4. Reimbursement

4(c) Amount of Reimbursement

In the context of primary payers who are GHPs and employers who provide GHP benefits, the amount is directly tied to the amount of the benefit erroneously paid by Medicare. FN 1. The issues relating to the amount of recovery most often relate to NGHP primary payers, and usually involve workers' compensation or liability settlements. However, according to the regulations the recovery calculation rules apply to any settlement or judgment arising from a disputed claim. FN 2.

Recovery Against Person Who Received Payment

Where the right of reimbursement is asserted against a person who received a primary payment, the amount of the reimbursement will be reduced by the cost of procuring the settlement if 1) the procurement cost was incurred because the payment was disputed and 2) the procurement cost was incurred by the person from whom reimbursement is sought. The regulation provides for a different calculation if CMS must file suit to recovery because the target opposed the claim. In that event, CMS is entitled to recovery of the lower of 1) the payment or 2) the total judgment minus the total procurement cost. FN 3.

Recovery Against A Primary Payer

Where recovery is sought against a primary payer, the regulation sets out three scenarios and posits that the recovery no greater to the one that applies. The first applies where the amount of the conditional payment is less than the award. The recovery amount is calculated by taking the ratio of the procurement costs and judgment amount and multiply the amount of the conditional payment, and then the product is then subtracted from the amount of the conditional payment. The second applies where the conditional payment equals or exceeds the amount of the judgment. In that scenario, the recovery is the total judgment less total procurement costs. The third applies where CMS must file suit to recover because the primary payer opposed recovery, in which case the recovery will be the lower of 1) the amount of the conditional payment, or 2) the total judgment less total procurement costs. FN 4.

What Are Procurement Costs

There is little guidance as to what constitutes procurement costs, other than language in the manual that described them as "costs incurred in obtaining the settlement". FN 5. It does list court costs and attorney fees as examples. While costs can have a much more limited definition than expenses, the regulation makes little sense if litigation expenses, including court costs, are not included in procurement costs. It appears that the amount of attorney fees are defined by the contract the attorney had with the beneficiary, and includes contingency contracts. CMS contractor will request the attorney and compare the written request to prevailing rates. If the contractor feels the costs charged are excessive, it will request an itemization or a copy of the contingency contract. The Manual advises that if the request costs are documented they will be allowed. The CMS has been silent on whether it will challenge fees thought to be excessive even though properly documented. A worksheet will be provided on request or can be found in the Manual. FN 6.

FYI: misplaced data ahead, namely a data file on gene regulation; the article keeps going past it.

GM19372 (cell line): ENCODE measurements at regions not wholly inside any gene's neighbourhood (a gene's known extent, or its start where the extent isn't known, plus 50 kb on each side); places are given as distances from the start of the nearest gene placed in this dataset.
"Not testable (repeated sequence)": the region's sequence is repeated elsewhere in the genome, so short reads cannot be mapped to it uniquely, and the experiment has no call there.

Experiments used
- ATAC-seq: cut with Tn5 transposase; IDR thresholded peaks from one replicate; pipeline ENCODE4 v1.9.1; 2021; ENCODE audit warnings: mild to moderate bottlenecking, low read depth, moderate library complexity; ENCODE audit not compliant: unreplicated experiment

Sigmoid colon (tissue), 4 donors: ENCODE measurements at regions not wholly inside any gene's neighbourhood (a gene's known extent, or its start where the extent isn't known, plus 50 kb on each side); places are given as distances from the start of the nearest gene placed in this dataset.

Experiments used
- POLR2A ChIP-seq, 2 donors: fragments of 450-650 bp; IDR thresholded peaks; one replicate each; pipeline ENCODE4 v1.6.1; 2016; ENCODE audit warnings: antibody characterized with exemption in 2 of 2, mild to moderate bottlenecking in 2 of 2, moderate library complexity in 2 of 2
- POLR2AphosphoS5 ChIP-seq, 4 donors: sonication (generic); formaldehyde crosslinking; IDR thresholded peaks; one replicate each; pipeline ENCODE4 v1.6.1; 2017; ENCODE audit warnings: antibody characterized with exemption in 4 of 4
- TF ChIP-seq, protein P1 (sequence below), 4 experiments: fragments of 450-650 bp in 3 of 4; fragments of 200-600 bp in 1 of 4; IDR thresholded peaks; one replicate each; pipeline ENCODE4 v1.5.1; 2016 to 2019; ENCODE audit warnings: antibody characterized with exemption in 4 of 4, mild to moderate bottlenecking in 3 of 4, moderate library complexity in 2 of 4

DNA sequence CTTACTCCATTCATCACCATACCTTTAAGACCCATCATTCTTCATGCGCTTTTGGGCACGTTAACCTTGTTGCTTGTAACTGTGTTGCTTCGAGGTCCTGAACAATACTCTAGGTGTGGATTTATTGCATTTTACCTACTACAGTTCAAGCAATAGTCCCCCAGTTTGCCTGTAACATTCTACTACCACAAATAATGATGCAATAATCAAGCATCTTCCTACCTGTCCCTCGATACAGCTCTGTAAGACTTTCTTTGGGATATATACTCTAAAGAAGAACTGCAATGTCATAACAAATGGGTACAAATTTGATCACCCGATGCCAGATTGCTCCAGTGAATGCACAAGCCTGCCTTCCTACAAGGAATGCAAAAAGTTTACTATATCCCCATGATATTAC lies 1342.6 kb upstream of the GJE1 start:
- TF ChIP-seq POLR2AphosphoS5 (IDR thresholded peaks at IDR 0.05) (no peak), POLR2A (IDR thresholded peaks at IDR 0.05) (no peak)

What Does Disputed Mean

There is no guidance on what is meant by disputed. The regulation and Manual language envisions a tort proceeding which is litigated and resolved by settlement or judgment. As noted above, this can also be a first party contract. If the benefits are actively litigated, then there should be no issue of a procurement cost reduction. But what if the claim is never denied. In many no-fault, uninsured and underinsured claims, the recovery may be part of fee arrangement even though the claim is never really denied. The attorney may perform service in connection with proving the claim and perhaps even negotiate a settlement value. Where the CMS will draw this line, or whether they will challenge the issue at all, remains to be seen. In the meantime, all fees incurred should be advocated as a basis for reduction, even if the claim was not disputed in the most literal sense of the word.

FN 1. See 42 C.F.R. §411.33. Medicare Secondary Payer Manual Ch. 7, §20, which provides in part: "May recover or take legal action to recover erroneous primary benefits paid from any entity that has been paid by an employer, WC carrier or any GHP."

FN 2. This conclusion results by the reference to 42 C.F.R § 411.24(i) in 42 C.F.R. § 411.37(b). In a sense, this fact refutes the contention by CMS and some courts that the determination language of 24 U.S.C. § 1395y(b)(2)(B)(ii) does not apply to Group Health Plans.

FN 3. 42 C.F.R. § 411.37(a).

FN 4. 42 C.F.R. § 411.37(b).

FN 5. MSP Manual, Chapter 7, § 50.5.2.2.

FN 6. MSP Manual, Chapter 7, § 50.5.2.2 (B) of Exhibit 1 (if you download the copy of the MSP Manual Chapter 7 available on the resources page of this site, go to page 108-09).